Posted by , Aug 21, 2016 at 11:59am
"I don’t want straight—a little bent is good."

Frank Ocean largely avoids social media. The main exception is Tumblr, which has functioned as his open diary over the years. Sunday morning, only a few hours after the release of his massively anticipated new album Blonde, Ocean posted a note to Tumblr in which he recounted the process of making of the album and images that helped shape the album's concept. He recalls recording in different cities around the globe and one encounter with the "many-headed Brandon aka BasedGod." He finishes by revealing that the the title "Boys Don't Cry" was a reflection on his treasured teenage years.

Read Ocean's note below.

“Two years ago I found an image of a kid with her hands covering her face. A seatbelt reached across her torso, riding up her neck and a mop of blonde hair stayed swept, for the moment, behind her ears. Her eyes seemed clear and calm but not blank, the road behind her seemed the same. I put myself in her seat then I played it all out in my head. The claustrophobia hits as the seatbelt tightens, preventing me from even leaning forward in my seat. the pressing on internal organs. I lean back and forward to release it. Then backwards and forward again. There it is—I got free.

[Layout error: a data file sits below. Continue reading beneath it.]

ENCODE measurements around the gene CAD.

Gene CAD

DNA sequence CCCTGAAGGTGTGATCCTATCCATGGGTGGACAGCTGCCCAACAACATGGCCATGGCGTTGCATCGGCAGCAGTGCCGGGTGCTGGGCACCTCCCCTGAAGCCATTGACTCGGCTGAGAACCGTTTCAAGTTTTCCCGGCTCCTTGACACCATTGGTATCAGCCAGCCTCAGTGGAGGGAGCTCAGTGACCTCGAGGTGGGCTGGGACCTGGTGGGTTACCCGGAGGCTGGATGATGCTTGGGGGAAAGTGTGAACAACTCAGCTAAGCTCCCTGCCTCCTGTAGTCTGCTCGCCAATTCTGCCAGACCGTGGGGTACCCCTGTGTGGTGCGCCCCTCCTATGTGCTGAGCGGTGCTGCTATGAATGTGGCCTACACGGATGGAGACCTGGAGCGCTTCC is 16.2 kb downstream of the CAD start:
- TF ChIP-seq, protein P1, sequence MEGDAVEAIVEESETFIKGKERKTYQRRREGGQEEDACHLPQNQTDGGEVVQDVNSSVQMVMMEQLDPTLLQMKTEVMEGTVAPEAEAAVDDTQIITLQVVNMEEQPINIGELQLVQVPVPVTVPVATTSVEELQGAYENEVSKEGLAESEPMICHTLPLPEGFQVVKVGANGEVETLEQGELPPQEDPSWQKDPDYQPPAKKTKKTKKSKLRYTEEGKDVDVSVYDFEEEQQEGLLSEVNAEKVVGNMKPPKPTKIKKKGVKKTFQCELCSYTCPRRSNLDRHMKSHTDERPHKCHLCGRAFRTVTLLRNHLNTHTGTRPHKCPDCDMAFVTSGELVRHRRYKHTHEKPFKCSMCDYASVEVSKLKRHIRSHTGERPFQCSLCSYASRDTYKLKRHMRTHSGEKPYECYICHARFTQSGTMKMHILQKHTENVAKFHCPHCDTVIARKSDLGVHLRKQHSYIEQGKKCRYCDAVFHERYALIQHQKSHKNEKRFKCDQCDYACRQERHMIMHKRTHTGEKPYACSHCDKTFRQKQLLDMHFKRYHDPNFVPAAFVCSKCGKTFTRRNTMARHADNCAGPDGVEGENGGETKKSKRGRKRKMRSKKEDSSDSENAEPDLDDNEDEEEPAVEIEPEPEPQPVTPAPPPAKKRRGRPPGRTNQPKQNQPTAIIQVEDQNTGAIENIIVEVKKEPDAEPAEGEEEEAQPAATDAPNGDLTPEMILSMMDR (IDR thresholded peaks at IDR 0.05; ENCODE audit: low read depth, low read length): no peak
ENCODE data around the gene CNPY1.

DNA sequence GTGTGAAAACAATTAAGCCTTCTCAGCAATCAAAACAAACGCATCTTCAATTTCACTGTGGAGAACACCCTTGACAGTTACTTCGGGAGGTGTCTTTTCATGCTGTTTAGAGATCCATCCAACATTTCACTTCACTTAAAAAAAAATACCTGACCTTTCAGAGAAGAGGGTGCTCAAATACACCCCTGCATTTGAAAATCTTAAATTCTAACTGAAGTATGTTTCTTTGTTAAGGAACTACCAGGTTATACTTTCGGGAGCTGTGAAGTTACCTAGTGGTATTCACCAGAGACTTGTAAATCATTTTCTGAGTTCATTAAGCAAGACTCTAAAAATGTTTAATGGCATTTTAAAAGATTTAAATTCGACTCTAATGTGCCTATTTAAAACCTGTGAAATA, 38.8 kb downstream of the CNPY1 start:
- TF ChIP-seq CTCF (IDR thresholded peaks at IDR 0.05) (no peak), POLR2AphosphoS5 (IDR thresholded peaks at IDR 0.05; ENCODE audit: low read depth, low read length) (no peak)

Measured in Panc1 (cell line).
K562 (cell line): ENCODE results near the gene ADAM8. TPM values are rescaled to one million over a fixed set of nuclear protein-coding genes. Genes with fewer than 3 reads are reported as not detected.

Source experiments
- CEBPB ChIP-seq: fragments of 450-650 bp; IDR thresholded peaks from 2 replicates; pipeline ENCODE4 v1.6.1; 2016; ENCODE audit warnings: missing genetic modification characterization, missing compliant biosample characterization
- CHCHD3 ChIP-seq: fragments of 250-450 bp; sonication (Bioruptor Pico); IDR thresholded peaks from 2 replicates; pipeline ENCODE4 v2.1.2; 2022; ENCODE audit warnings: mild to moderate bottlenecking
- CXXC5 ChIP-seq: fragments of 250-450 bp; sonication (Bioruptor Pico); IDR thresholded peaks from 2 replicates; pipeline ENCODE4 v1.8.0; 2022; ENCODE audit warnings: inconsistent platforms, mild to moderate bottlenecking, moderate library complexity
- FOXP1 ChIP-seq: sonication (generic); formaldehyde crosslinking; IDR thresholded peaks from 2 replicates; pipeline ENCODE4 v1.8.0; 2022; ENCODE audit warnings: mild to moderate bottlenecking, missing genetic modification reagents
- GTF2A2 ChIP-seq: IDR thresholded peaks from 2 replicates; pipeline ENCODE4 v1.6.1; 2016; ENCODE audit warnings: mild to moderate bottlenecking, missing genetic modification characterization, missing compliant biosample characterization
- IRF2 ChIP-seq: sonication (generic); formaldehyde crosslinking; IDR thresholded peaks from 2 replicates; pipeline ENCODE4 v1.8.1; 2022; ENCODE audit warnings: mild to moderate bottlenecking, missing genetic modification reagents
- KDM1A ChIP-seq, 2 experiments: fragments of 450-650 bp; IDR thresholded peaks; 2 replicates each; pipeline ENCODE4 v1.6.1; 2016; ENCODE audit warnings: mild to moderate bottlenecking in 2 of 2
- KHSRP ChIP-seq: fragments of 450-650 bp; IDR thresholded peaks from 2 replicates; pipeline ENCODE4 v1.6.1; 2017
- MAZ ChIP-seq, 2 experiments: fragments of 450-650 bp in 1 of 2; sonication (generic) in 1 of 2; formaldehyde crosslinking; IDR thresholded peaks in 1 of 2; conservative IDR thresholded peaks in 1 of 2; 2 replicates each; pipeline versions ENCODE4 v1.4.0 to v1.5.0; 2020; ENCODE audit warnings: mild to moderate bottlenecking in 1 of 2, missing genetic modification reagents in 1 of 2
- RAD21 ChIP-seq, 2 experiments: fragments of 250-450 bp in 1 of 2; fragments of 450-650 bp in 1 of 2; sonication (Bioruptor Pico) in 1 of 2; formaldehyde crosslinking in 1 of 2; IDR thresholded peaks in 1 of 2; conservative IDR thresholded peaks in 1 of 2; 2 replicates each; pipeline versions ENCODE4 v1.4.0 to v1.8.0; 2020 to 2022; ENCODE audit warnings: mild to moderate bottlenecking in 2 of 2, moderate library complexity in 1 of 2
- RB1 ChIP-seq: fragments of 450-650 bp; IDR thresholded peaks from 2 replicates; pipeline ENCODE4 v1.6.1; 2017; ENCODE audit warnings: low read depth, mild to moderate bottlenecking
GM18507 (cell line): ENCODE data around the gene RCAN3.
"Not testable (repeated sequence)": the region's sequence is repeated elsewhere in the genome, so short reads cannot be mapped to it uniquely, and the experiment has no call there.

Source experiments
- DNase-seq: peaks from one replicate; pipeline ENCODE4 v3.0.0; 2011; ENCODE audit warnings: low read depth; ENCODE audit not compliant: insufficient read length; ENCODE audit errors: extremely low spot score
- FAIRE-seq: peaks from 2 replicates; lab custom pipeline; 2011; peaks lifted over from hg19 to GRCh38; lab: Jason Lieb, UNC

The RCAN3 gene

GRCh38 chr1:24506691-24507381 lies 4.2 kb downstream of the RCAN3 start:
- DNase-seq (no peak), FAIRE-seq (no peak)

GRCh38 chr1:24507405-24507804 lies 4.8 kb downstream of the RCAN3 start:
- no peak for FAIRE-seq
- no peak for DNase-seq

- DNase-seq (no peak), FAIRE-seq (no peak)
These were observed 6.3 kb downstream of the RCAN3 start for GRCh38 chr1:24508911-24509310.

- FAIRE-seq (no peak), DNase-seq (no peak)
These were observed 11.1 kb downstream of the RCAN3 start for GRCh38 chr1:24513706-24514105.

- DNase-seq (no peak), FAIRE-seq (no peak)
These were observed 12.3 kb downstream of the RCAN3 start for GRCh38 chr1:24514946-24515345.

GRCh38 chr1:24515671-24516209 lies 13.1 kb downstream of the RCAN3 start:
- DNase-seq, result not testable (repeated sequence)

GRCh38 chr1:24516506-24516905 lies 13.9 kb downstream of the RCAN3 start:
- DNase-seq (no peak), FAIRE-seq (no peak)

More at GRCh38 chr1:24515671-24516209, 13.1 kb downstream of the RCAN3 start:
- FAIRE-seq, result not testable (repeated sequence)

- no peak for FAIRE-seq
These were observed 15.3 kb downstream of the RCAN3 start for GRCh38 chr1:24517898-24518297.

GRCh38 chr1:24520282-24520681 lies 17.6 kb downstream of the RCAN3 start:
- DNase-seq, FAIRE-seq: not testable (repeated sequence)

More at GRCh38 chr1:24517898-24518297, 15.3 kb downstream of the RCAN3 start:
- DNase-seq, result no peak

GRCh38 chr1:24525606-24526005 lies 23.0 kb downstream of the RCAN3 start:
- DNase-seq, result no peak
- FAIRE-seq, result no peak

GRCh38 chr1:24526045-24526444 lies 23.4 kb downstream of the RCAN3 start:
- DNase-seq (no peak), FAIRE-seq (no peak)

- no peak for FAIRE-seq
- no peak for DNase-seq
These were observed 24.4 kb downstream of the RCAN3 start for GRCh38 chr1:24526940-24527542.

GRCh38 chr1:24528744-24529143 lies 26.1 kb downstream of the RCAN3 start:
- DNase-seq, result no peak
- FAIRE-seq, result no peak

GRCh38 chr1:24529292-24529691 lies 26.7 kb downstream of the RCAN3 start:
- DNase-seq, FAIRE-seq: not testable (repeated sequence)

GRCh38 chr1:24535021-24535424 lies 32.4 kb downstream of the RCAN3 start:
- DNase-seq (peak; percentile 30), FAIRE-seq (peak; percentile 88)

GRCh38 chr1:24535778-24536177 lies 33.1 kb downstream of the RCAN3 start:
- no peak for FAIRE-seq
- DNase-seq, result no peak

It’s been a year since I moved to London, at the time of writing this, and there’s no practical reason to drive in this city. I ordered a GT3 RS and it’ll keep low miles out here but I guess it’s good to have in case of emergency :) Raf Simons once told me it was cliché, my whole car obsession. Maybe it links to a deep subconscious straight boy fantasy. Consciously though, I don’t want straight—a little bent is good. I found it romantic, sometimes, editing this project. The whole time I felt as though I was in the presence of a $16m McLaren F1 armed with a disposable camera.

My memories are in these pages, places close-by and long ass-numbing flights away. Cruising the suburbs of Tokyo in RWB Porches. Throwing parties around England and mobbing freeways in four project M3S that I built with some friends. Going to Mississippi and playing in the mud with amphibious quads. Street-casting models at a random kung fu dojo out in Senegal. Commissioning life-size toy boxes for the fuck of it. Shooting a music video for fun with Tyrone Lebon, the genius giant. Taking a break/reconnaissance mission to Tulum, Mexico, enjoying some star visibility for a change. Recording in Tokyo, NYC, Miami, LA, London, Paris. Stopping in Berlin to witness Berghain for myself. Trading jewels and soaking in parables with the many-headed Brandon aka BasedGod in conversation.

I wrote a story in the middle—It’s called “Godspeed.” It’s basically a reimagined part of my boyhood. Boys do cry, but I don’t think I shed a tear for a good chunk of my teenage years. It’s surprisingly my favorite part of life so far. Surprising, to me, because the current phase is what I was asking the cosmos for when I was a kid. Maybe that part had its rough stretches too, but in my rearview mirror it’s getting small enough to convince myself it was all good. And really though… It’s still all good.

Read Frank Ocean's Personal Note On "Blonde"